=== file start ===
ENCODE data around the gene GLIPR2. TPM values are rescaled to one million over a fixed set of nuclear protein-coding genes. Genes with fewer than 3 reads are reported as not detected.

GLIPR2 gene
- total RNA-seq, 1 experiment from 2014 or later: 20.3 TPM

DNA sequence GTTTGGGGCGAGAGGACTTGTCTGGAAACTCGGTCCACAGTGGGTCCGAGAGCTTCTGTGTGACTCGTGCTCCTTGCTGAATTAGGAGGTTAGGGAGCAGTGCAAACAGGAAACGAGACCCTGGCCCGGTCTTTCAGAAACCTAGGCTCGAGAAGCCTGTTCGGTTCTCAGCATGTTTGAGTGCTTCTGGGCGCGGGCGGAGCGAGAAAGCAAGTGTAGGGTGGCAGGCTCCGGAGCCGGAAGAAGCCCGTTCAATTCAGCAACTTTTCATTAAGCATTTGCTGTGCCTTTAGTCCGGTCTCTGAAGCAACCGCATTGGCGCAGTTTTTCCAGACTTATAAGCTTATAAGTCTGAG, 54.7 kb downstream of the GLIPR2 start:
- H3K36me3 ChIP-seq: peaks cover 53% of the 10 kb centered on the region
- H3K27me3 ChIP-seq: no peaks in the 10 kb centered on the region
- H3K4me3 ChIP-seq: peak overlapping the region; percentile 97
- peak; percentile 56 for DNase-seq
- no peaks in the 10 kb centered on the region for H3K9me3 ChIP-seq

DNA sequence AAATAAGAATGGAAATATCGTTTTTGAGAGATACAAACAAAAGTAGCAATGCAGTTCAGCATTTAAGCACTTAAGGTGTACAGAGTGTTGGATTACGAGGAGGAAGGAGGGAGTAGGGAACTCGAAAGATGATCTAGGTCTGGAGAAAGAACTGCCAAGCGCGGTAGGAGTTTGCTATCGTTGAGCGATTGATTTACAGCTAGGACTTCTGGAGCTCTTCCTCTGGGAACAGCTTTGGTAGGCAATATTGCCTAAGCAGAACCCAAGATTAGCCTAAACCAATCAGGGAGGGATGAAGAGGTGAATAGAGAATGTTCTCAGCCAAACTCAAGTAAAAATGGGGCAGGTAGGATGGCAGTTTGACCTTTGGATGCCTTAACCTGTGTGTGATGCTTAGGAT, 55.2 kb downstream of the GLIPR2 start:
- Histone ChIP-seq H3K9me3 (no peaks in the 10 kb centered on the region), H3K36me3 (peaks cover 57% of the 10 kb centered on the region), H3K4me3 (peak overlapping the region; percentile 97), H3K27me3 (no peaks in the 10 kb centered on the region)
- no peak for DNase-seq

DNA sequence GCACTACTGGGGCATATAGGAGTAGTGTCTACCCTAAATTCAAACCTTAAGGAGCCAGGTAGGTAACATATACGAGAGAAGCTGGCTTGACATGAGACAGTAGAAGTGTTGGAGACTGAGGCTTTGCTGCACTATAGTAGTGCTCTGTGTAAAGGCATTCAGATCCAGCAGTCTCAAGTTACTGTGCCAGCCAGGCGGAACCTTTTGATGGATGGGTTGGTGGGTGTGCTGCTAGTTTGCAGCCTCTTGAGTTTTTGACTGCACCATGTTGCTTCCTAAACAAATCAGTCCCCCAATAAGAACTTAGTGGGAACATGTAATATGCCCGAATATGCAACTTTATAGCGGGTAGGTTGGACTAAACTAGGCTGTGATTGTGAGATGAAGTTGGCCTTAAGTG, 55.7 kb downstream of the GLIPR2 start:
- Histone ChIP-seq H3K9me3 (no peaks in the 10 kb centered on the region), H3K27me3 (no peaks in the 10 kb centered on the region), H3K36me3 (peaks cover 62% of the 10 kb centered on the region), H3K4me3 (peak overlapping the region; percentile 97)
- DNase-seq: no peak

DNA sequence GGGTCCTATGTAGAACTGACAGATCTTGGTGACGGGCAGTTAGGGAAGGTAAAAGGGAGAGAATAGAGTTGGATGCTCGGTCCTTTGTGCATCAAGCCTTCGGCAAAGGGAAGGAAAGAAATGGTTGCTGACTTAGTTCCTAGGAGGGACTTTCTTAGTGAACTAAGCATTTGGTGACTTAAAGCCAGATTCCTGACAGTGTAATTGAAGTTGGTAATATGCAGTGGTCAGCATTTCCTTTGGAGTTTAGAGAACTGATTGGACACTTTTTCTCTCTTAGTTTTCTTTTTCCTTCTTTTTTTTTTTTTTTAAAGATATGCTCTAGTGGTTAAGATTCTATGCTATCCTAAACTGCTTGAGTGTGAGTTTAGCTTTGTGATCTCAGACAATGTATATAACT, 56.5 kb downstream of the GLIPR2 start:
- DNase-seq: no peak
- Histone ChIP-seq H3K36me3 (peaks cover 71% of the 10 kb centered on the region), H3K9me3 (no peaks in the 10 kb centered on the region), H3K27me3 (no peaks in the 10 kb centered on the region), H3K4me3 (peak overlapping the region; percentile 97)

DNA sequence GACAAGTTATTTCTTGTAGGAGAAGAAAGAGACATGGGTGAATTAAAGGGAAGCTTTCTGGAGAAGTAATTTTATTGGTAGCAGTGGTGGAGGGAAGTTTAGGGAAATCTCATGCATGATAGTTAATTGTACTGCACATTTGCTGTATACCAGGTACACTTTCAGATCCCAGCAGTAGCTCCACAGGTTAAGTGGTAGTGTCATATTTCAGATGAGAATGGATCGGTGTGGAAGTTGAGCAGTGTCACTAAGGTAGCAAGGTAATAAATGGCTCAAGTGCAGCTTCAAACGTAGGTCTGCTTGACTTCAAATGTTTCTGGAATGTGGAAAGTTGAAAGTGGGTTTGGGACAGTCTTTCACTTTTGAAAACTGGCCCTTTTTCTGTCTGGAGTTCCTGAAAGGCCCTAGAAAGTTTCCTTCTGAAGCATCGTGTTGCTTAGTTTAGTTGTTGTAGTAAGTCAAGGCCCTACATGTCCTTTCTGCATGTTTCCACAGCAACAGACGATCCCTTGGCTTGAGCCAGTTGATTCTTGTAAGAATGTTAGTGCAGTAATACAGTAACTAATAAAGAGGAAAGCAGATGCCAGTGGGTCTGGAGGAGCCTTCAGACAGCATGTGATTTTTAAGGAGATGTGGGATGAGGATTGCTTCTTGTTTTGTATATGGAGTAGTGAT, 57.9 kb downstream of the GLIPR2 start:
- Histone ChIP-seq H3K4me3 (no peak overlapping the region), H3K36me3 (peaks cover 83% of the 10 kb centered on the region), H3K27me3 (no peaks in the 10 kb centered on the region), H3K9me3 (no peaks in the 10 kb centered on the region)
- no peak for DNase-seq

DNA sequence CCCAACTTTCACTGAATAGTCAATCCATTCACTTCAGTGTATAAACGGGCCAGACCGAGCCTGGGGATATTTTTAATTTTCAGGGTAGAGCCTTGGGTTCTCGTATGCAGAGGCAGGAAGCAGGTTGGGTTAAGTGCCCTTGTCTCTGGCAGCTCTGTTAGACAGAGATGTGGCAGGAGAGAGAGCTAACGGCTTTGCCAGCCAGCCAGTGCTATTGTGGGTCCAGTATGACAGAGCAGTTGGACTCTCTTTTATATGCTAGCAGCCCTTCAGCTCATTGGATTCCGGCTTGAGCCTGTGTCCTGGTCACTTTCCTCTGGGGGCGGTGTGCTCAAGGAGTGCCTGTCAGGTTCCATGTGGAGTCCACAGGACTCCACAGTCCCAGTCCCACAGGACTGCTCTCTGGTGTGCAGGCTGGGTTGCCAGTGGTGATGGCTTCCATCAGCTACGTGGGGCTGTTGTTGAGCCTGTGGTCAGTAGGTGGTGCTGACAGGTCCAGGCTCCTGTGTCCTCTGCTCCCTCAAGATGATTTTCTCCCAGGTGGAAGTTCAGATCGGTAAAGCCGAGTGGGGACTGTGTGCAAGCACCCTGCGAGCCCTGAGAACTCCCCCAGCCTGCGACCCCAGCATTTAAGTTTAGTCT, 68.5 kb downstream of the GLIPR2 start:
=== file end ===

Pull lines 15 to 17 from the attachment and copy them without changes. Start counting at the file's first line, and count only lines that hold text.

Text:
- DNase-seq: no peak

DNA sequence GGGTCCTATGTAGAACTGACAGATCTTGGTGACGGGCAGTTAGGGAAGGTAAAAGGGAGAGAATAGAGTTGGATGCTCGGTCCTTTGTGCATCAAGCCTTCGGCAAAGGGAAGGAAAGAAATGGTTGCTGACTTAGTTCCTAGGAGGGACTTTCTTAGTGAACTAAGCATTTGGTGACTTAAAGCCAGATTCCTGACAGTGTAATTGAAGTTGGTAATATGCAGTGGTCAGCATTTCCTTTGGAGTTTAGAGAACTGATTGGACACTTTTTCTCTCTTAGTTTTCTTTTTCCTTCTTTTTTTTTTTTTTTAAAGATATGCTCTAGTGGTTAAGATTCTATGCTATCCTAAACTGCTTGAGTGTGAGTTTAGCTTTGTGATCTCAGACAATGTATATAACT, 56.5 kb downstream of the GLIPR2 start:
- DNase-seq: no peak